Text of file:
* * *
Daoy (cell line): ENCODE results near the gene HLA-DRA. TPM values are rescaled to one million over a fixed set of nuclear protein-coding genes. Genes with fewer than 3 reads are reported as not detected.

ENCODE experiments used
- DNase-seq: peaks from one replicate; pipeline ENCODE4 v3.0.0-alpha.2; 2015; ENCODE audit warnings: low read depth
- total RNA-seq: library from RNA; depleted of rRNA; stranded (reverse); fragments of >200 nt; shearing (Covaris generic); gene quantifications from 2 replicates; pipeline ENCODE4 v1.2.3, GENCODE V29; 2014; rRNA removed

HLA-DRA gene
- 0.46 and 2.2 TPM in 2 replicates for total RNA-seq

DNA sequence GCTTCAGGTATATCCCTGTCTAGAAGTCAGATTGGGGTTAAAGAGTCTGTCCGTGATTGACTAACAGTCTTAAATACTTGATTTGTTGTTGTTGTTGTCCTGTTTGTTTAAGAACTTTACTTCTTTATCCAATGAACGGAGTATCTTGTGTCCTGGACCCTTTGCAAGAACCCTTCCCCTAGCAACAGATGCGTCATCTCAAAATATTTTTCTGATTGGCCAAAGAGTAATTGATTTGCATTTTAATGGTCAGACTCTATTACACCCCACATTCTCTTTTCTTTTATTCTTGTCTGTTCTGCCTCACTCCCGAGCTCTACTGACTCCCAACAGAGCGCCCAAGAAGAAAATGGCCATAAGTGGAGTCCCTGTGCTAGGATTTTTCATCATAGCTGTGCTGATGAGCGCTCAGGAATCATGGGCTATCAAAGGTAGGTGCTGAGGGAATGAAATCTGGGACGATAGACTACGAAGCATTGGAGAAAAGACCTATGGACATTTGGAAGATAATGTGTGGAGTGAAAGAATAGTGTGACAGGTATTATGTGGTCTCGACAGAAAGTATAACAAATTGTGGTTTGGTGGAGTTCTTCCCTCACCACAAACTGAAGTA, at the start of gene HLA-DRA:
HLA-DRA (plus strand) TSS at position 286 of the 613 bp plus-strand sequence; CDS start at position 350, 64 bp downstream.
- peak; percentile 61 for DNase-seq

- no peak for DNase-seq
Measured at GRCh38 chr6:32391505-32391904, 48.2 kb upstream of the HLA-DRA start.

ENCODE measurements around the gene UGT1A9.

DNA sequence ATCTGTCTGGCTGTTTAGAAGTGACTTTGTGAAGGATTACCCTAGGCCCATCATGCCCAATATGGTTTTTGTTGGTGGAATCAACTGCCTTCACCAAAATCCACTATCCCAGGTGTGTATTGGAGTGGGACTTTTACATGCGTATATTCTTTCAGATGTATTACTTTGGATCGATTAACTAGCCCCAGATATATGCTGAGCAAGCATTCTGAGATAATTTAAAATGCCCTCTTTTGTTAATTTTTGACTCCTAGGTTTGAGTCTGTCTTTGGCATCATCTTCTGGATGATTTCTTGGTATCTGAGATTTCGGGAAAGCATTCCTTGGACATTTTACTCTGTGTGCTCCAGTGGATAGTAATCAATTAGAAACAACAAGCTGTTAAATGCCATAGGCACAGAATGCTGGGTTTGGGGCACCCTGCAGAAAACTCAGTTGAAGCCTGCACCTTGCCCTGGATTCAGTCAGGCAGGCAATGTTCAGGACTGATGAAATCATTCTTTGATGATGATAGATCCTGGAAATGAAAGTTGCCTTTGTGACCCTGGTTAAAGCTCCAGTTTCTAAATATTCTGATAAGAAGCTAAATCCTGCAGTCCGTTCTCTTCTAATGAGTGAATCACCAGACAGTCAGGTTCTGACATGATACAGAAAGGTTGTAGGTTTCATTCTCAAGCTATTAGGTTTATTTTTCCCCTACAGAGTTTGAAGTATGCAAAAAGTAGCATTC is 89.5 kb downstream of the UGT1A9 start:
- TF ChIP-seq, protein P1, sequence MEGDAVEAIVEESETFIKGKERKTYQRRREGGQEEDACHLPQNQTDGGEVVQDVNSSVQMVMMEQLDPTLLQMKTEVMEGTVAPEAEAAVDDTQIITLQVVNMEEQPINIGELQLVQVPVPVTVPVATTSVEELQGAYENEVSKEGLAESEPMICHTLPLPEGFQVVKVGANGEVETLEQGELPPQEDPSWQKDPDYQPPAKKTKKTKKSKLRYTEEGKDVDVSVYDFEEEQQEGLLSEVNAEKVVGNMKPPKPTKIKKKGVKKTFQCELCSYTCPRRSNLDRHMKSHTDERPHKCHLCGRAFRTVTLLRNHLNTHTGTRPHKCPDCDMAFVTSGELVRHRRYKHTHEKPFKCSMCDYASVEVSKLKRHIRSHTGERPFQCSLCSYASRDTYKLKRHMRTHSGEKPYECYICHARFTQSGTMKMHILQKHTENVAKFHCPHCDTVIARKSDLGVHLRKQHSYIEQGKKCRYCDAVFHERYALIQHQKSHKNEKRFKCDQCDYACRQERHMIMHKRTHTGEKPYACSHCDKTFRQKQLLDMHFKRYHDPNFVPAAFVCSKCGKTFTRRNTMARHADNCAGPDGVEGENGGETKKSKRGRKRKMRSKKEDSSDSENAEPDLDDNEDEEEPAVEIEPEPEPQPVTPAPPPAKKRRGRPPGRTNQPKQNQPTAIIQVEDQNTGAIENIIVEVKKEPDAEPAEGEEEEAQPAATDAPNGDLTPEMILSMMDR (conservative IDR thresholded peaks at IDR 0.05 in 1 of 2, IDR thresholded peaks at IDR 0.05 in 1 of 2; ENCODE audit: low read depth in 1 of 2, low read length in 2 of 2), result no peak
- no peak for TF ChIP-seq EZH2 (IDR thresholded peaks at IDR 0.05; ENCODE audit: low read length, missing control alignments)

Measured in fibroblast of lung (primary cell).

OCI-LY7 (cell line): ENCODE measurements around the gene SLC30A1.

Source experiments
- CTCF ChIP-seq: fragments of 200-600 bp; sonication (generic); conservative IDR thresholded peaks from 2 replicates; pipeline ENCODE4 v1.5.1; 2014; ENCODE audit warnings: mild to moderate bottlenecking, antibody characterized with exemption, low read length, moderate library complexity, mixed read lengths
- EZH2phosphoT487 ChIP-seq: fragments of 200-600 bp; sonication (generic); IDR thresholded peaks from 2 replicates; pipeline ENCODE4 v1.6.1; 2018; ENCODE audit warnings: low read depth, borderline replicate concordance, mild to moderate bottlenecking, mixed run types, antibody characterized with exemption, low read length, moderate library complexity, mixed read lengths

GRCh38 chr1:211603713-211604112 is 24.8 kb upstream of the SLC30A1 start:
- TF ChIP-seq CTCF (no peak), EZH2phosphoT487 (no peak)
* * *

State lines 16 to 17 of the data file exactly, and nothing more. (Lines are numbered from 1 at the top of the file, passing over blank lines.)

Measured in fibroblast of lung (primary cell).

OCI-LY7 (cell line): ENCODE measurements around the gene SLC30A1.